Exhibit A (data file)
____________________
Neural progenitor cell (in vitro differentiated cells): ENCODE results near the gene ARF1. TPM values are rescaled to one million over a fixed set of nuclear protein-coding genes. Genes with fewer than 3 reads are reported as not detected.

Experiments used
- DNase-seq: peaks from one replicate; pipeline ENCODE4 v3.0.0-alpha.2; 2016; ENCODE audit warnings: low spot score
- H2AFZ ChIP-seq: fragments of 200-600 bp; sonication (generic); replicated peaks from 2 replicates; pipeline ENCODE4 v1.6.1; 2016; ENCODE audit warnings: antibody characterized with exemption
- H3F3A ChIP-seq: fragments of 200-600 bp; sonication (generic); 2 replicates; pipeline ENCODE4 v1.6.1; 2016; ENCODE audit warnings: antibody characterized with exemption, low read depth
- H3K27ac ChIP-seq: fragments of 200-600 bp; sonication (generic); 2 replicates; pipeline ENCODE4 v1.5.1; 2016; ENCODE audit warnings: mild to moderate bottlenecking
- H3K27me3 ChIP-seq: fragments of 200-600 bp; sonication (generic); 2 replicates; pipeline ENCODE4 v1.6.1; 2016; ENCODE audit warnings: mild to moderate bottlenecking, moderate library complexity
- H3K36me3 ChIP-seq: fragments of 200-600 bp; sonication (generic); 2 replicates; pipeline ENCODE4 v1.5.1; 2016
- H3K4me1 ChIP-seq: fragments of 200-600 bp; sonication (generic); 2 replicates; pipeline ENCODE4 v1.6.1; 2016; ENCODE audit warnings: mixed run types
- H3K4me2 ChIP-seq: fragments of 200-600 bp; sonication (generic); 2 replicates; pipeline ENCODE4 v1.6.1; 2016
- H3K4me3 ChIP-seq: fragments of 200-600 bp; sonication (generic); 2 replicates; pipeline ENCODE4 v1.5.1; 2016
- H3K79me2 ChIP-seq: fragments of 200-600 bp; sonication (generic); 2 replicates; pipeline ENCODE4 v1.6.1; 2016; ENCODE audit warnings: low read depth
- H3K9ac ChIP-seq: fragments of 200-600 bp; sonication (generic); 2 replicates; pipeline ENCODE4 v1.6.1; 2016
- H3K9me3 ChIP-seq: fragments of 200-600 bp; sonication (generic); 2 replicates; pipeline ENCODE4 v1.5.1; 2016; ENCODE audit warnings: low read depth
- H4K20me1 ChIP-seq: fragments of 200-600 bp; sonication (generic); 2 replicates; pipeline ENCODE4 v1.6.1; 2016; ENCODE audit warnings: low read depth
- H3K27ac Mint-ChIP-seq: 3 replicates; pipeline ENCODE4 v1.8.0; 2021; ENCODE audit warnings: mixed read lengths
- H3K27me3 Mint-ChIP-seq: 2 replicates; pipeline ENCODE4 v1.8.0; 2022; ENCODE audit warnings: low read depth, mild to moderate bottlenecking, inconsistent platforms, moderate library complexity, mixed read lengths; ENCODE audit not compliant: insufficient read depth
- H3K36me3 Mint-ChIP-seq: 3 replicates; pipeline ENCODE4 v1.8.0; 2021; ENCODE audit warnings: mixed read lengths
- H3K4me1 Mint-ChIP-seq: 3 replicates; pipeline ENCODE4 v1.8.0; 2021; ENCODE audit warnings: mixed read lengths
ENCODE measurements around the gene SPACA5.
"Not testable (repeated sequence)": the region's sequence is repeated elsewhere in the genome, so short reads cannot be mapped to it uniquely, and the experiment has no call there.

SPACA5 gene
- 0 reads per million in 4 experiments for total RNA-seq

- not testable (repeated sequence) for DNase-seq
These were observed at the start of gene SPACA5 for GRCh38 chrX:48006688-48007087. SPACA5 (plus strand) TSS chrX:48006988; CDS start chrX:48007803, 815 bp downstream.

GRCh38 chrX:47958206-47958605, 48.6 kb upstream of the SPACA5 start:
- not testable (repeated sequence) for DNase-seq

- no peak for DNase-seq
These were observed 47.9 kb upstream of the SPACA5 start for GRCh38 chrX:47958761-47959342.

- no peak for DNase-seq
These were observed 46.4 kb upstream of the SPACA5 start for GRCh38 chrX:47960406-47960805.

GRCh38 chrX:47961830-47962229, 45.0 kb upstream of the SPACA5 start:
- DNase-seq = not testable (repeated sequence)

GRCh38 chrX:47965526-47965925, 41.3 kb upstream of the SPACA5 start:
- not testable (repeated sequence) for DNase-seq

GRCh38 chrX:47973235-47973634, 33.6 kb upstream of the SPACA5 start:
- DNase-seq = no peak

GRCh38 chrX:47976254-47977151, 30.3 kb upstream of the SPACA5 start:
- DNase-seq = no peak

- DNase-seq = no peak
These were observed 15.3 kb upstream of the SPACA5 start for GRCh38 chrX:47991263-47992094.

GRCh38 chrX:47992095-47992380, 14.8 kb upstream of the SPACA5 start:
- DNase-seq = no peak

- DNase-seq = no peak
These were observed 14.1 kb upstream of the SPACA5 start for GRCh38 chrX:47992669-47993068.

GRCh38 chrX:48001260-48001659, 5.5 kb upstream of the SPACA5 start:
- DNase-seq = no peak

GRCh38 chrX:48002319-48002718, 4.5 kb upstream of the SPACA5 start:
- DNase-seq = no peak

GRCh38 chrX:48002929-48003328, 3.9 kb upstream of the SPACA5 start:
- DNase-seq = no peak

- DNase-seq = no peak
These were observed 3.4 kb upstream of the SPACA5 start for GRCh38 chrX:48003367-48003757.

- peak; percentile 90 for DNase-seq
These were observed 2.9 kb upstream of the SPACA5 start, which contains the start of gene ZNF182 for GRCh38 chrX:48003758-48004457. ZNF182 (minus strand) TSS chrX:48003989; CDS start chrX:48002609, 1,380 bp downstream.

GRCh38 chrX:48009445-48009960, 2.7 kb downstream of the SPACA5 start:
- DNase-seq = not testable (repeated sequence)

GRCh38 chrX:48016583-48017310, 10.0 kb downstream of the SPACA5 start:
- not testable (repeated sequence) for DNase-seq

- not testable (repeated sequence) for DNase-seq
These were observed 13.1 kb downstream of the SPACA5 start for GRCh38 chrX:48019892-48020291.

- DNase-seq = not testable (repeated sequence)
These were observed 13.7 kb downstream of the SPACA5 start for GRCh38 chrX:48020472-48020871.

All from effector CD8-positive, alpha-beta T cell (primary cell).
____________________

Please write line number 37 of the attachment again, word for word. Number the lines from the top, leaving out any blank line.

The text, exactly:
- DNase-seq = no peak